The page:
‘If we get there, we will get there on our own time and our own way. We’re not going to be baited into it…’
(Kaylee McGhee, Liberty Headlines) While plotting the best way to continue milking the debunked Mueller Report, Democratic leadership has largely tried to quell far-left demands for President Donald Trump’s impeachment.
However, Trump allies in the GOP are now capitalizing on the Democratic division by encouraging impeachment efforts.
House Speaker Nancy Pelosi, D-Calif., has tried to shut down risky impeachment efforts within her party, encouraging House Democrats instead to continue investigating what could prove an endless wellspring of leaks and rumors during the election season.
Several Democratic committee chairs had already vowed to continue their investigations, even well before the Mueller Report was concluded and submitted to the Department of Justice in late March.
Meanwhile, some of those pushing the radical “Impeach 45” agenda—including Reps. Al Green, D-Texas, and Rashida Tlaib, D-Mich.—have introduced impeachment resolutions several times, and have pledged to continue to try until leadership joins the effort.
But GOP leaders have recognized that a Democratic impeachment attempt would actually be a gift to Trump. Various Republican campaigns have been gradually blasting out emails linking moderate Democrats to impeachment efforts.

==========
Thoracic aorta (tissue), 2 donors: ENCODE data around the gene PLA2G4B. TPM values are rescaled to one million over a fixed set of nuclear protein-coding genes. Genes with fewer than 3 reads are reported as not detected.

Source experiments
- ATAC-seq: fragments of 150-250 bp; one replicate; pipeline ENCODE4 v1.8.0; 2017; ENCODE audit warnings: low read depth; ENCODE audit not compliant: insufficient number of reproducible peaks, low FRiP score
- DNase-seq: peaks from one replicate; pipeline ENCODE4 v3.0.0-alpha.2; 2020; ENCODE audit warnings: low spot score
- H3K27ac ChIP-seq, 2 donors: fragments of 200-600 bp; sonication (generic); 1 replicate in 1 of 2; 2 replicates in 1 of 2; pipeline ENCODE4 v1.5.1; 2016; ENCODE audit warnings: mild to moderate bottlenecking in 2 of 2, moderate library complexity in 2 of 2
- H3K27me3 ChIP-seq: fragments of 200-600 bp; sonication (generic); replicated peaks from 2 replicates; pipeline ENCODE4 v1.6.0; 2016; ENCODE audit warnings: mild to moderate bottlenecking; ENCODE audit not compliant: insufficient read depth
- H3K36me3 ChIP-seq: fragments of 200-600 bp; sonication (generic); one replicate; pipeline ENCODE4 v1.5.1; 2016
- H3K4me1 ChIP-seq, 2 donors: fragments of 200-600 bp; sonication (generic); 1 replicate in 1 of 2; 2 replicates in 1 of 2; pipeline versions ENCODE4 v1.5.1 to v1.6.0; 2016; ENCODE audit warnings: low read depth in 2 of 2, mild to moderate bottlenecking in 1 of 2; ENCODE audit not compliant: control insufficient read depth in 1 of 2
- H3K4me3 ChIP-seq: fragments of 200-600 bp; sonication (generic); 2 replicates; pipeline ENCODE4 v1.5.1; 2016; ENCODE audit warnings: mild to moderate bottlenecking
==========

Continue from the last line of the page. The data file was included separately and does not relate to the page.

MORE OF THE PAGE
“They would love to drive this to an impeachment because they think it will be their political salvation,” Rep. Jamie Raskin, D-Md., a member of the House Judiciary Committee, told The Hill. “If we get there, we will get there on our own time and our own way. We’re not going to be baited into it.”
The Democrats’ latest attempt to introduce impeachment was last week’s hearing, during which the House Judiciary Committee tried to force Attorney General William Barr to testify.
“The procedural and legal perks of impeachment do not apply, and the chairman can’t have it both ways. He can’t try to pacify his liberal base by pretending to do impeachment without actually taking the plunge,” Collins said in his opening statement at Thursday’s hearing.
“The reality of our chamber and this distinguished committee is that when it comes to impeachment, you’re either in, Mr. Chairman, or you’re out, and, right now, you’re out.”
Though Democratic leaders are wary to commit themselves to the process, several have admitted that impeachment is the ultimate goal.
“Obviously, impeachment is the ultimate [option],” House Majority Leader Steny Hoyer, D-Md., said. “But we need to pursue this in a very, very vigorous way. Because this goes to the very essence of the relationship between two co-equal branches of government.”